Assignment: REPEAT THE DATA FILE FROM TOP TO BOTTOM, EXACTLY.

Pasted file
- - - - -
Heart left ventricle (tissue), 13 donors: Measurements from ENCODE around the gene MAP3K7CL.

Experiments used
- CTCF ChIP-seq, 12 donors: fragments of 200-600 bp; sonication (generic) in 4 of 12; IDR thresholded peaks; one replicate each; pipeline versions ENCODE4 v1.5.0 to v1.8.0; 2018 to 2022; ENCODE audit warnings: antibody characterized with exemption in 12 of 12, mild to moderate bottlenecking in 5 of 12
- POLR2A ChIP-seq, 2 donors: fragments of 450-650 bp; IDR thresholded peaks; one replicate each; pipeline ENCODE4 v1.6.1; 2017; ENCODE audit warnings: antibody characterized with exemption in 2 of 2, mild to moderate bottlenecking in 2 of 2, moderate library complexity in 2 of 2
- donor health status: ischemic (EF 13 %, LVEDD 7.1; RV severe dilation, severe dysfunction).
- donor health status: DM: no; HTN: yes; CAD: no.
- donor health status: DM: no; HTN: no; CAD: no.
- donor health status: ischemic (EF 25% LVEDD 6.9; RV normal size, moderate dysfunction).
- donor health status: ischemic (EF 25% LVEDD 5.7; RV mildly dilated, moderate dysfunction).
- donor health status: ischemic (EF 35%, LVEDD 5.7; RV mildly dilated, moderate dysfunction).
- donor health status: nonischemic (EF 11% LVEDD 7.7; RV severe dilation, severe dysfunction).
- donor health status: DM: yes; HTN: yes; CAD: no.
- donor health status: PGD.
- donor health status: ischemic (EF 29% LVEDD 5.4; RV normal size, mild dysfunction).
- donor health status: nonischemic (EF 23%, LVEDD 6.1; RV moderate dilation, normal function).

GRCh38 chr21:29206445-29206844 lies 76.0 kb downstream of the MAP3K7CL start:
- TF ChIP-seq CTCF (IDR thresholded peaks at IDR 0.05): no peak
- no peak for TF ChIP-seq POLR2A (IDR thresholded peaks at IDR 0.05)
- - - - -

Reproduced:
Heart left ventricle (tissue), 13 donors: Measurements from ENCODE around the gene MAP3K7CL.

Experiments used
- CTCF ChIP-seq, 12 donors: fragments of 200-600 bp; sonication (generic) in 4 of 12; IDR thresholded peaks; one replicate each; pipeline versions ENCODE4 v1.5.0 to v1.8.0; 2018 to 2022; ENCODE audit warnings: antibody characterized with exemption in 12 of 12, mild to moderate bottlenecking in 5 of 12
- POLR2A ChIP-seq, 2 donors: fragments of 450-650 bp; IDR thresholded peaks; one replicate each; pipeline ENCODE4 v1.6.1; 2017; ENCODE audit warnings: antibody characterized with exemption in 2 of 2, mild to moderate bottlenecking in 2 of 2, moderate library complexity in 2 of 2
- donor health status: ischemic (EF 13 %, LVEDD 7.1; RV severe dilation, severe dysfunction).
- donor health status: DM: no; HTN: yes; CAD: no.
- donor health status: DM: no; HTN: no; CAD: no.
- donor health status: ischemic (EF 25% LVEDD 6.9; RV normal size, moderate dysfunction).
- donor health status: ischemic (EF 25% LVEDD 5.7; RV mildly dilated, moderate dysfunction).
- donor health status: ischemic (EF 35%, LVEDD 5.7; RV mildly dilated, moderate dysfunction).
- donor health status: nonischemic (EF 11% LVEDD 7.7; RV severe dilation, severe dysfunction).
- donor health status: DM: yes; HTN: yes; CAD: no.
- donor health status: PGD.
- donor health status: ischemic (EF 29% LVEDD 5.4; RV normal size, mild dysfunction).
- donor health status: nonischemic (EF 23%, LVEDD 6.1; RV moderate dilation, normal function).

GRCh38 chr21:29206445-29206844 lies 76.0 kb downstream of the MAP3K7CL start:
- TF ChIP-seq CTCF (IDR thresholded peaks at IDR 0.05): no peak
- no peak for TF ChIP-seq POLR2A (IDR thresholded peaks at IDR 0.05)